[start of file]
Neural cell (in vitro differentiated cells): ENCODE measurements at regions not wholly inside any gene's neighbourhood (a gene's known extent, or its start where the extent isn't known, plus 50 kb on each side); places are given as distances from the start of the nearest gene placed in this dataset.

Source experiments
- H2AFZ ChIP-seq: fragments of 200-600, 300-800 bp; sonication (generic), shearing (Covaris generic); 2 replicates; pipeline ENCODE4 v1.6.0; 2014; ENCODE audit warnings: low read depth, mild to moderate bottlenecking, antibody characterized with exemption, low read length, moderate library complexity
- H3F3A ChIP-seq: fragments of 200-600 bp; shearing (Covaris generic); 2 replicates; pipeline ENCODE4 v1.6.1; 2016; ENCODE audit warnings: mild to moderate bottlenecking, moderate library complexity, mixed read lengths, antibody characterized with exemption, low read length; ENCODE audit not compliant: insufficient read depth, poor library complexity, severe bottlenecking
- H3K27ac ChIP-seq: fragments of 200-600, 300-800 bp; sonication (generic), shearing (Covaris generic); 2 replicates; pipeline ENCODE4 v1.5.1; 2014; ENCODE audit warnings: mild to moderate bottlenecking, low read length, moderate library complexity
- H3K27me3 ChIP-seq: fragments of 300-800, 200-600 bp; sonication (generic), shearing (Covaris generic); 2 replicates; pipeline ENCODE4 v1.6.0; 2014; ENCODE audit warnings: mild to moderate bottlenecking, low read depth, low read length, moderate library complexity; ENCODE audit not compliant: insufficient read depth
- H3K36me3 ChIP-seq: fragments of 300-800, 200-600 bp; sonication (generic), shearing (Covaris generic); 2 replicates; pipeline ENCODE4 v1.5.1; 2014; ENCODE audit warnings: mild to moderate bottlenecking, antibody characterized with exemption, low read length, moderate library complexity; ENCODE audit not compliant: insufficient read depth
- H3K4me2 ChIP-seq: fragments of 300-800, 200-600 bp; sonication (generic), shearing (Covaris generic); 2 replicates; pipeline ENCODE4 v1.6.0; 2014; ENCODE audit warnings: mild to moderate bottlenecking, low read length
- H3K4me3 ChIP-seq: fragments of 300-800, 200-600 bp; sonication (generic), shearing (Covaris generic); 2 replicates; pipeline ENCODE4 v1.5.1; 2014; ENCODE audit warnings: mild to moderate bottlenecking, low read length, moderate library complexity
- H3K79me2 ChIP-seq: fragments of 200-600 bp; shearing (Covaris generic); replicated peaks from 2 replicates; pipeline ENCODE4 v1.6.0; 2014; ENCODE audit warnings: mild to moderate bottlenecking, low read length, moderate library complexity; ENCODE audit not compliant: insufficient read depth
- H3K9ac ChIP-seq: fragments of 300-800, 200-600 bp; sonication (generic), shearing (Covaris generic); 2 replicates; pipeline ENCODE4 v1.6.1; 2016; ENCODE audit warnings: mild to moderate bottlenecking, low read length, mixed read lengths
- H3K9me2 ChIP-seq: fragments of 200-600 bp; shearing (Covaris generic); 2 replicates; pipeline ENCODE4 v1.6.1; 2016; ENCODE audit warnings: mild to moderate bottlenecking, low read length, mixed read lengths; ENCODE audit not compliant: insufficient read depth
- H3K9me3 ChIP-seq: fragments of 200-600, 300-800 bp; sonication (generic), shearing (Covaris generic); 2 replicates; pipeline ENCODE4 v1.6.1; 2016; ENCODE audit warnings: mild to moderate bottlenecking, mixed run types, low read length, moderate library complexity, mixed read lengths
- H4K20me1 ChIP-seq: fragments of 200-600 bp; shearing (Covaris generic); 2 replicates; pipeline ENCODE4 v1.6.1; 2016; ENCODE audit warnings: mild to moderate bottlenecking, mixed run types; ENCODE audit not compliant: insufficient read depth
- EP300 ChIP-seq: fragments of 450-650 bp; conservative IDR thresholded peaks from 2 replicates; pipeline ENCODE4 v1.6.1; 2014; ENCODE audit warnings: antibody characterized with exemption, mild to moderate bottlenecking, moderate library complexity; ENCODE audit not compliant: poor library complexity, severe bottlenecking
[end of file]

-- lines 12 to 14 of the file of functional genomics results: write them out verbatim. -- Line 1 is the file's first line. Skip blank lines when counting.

- H3K9me2 ChIP-seq: fragments of 200-600 bp; shearing (Covaris generic); 2 replicates; pipeline ENCODE4 v1.6.1; 2016; ENCODE audit warnings: mild to moderate bottlenecking, low read length, mixed read lengths; ENCODE audit not compliant: insufficient read depth
- H3K9me3 ChIP-seq: fragments of 200-600, 300-800 bp; sonication (generic), shearing (Covaris generic); 2 replicates; pipeline ENCODE4 v1.6.1; 2016; ENCODE audit warnings: mild to moderate bottlenecking, mixed run types, low read length, moderate library complexity, mixed read lengths
- H4K20me1 ChIP-seq: fragments of 200-600 bp; shearing (Covaris generic); 2 replicates; pipeline ENCODE4 v1.6.1; 2016; ENCODE audit warnings: mild to moderate bottlenecking, mixed run types; ENCODE audit not compliant: insufficient read depth